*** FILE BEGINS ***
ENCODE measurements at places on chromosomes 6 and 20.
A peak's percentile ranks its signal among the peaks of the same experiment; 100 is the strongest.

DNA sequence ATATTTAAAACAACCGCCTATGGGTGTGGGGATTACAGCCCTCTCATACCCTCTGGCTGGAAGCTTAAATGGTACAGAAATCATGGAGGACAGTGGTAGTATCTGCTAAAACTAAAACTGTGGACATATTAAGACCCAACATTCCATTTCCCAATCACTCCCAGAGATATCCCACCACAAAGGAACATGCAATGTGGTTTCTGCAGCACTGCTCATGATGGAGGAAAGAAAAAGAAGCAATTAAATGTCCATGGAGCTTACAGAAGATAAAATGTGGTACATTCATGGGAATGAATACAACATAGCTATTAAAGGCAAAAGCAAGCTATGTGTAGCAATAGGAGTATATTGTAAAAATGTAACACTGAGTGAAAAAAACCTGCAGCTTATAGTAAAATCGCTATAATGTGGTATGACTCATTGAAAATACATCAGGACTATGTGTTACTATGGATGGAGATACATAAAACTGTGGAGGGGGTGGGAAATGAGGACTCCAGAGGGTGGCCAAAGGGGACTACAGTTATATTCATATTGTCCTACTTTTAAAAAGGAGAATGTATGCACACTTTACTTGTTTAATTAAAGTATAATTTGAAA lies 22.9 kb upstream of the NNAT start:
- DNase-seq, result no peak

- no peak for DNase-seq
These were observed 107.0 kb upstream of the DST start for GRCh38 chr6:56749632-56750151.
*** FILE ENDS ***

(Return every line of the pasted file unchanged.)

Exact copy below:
ENCODE measurements at places on chromosomes 6 and 20.
A peak's percentile ranks its signal among the peaks of the same experiment; 100 is the strongest.

DNA sequence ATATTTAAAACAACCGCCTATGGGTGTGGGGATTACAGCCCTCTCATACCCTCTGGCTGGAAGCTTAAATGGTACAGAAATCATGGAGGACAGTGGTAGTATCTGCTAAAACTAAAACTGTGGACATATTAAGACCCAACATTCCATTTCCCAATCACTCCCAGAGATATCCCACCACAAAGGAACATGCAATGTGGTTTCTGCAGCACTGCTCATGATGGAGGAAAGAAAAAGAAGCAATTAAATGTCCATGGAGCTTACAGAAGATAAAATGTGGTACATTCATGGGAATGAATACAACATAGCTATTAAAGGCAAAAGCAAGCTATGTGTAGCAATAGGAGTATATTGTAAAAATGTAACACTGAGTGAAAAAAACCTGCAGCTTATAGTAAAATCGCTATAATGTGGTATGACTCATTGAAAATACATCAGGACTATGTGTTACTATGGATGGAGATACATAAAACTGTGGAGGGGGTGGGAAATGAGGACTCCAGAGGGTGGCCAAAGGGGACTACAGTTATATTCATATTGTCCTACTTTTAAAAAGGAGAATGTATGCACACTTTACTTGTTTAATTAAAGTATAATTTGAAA lies 22.9 kb upstream of the NNAT start:
- DNase-seq, result no peak

- no peak for DNase-seq
These were observed 107.0 kb upstream of the DST start for GRCh38 chr6:56749632-56750151.